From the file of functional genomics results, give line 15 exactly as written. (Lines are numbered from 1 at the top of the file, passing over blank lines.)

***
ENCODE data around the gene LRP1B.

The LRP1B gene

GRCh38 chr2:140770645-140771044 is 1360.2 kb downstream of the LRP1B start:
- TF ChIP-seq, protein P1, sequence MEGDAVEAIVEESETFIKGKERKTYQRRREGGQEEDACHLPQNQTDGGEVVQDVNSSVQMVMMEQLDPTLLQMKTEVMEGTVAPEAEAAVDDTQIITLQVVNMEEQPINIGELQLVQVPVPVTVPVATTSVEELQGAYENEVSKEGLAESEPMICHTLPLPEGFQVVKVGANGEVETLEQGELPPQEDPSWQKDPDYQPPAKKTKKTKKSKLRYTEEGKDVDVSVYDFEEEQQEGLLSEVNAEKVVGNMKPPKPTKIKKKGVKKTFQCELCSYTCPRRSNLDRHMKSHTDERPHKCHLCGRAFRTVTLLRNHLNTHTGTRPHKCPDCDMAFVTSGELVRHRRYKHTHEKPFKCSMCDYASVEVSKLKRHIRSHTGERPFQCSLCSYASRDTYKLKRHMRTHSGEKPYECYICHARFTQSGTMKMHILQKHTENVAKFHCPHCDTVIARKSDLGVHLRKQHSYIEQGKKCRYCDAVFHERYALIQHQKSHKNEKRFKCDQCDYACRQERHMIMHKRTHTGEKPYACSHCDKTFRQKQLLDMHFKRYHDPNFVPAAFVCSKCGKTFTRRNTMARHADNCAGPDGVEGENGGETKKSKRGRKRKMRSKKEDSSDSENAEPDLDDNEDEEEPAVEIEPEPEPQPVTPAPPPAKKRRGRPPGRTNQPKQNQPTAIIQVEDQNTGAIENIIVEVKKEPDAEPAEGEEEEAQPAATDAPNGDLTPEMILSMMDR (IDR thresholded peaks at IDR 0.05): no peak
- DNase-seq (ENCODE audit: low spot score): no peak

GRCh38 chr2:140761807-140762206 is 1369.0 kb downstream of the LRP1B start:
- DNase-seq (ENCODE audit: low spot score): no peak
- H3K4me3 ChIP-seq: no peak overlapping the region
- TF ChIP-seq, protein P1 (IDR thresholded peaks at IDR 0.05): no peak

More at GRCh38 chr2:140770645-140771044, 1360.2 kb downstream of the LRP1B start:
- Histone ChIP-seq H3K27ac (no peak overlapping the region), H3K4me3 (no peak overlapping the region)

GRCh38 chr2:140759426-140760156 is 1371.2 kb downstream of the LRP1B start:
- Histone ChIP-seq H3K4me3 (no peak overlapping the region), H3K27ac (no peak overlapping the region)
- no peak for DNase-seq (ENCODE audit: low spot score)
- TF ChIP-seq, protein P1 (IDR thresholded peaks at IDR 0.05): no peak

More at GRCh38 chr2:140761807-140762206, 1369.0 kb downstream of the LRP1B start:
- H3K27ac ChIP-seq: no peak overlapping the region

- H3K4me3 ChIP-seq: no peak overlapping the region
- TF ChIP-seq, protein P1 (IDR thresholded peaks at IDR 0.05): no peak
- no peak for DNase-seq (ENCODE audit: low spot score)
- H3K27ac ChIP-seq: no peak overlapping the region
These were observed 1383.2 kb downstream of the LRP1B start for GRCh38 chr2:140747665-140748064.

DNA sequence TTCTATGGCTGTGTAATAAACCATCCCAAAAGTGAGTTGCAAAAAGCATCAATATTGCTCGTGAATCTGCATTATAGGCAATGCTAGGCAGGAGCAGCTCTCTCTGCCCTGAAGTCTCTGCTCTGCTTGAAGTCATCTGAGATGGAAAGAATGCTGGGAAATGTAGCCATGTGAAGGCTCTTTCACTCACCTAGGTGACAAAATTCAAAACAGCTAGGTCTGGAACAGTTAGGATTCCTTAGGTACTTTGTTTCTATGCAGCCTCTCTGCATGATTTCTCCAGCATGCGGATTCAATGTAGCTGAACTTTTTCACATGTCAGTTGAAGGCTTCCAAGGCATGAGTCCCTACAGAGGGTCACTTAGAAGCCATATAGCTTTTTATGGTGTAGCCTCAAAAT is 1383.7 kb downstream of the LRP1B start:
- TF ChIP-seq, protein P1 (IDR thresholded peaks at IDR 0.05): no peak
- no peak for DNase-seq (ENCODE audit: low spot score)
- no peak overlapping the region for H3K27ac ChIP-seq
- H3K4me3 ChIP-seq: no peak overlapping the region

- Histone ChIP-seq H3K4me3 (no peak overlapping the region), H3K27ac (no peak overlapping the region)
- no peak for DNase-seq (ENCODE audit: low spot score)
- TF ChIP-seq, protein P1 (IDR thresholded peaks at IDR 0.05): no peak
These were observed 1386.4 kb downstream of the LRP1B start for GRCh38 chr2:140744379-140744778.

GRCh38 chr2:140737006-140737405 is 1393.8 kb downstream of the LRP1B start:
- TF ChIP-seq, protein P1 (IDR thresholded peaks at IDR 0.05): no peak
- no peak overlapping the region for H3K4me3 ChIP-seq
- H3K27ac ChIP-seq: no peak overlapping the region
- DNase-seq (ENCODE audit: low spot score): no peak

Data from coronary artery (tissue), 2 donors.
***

- TF ChIP-seq, protein P1 (IDR thresholded peaks at IDR 0.05): no peak